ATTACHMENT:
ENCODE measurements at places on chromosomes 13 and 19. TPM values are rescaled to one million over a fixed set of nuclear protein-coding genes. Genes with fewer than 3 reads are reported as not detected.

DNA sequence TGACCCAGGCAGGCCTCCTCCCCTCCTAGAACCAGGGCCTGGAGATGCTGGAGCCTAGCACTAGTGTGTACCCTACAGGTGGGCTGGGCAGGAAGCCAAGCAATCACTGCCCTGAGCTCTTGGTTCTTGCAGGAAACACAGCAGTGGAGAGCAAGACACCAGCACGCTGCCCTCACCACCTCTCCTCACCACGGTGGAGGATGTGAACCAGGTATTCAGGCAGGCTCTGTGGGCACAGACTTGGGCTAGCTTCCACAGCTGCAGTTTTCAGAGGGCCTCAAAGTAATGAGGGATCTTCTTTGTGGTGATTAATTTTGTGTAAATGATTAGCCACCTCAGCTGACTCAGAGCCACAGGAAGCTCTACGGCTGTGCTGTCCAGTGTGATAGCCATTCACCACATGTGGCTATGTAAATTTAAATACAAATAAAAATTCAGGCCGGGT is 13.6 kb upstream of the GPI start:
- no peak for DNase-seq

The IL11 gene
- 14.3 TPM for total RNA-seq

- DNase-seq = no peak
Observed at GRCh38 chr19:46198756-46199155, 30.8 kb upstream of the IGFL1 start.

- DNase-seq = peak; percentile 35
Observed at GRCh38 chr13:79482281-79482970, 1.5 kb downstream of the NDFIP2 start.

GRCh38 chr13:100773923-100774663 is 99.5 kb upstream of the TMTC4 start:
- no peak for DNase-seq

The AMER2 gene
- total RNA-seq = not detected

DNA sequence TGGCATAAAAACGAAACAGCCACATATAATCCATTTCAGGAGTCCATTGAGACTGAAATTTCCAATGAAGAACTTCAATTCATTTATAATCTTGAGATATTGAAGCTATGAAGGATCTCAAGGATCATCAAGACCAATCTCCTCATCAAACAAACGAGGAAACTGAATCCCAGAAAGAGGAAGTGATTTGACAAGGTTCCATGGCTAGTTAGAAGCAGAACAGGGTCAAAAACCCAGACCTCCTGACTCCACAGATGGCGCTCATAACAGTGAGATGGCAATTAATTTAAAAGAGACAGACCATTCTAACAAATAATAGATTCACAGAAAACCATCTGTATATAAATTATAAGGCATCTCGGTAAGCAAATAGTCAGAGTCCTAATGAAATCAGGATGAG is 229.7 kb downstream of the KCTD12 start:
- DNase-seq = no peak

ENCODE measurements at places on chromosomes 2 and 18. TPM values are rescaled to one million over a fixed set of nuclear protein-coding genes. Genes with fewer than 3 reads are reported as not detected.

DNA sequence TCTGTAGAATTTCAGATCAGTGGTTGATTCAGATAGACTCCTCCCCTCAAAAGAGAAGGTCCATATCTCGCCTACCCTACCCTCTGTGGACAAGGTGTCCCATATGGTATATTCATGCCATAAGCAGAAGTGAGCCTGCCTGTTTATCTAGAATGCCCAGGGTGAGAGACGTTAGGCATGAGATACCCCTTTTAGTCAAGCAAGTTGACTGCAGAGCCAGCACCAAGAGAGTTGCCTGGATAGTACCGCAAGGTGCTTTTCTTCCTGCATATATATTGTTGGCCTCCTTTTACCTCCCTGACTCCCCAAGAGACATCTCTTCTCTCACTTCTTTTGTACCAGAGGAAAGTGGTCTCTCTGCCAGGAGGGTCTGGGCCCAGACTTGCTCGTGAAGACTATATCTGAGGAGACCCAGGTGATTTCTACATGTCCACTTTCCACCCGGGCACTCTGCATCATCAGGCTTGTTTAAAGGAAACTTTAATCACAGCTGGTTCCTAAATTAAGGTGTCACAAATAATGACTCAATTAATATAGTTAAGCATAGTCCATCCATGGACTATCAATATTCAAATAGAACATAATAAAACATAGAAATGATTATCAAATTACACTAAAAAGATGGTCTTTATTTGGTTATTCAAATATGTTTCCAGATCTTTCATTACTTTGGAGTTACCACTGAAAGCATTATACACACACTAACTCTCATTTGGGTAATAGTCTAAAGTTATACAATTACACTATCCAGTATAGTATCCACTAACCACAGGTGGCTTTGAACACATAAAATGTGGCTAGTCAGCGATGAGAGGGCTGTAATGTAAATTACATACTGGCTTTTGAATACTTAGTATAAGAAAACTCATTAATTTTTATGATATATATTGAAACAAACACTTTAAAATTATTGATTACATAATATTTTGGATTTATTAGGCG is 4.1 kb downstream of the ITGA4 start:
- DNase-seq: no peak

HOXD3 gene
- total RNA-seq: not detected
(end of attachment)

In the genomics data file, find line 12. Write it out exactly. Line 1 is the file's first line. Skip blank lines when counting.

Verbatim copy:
The AMER2 gene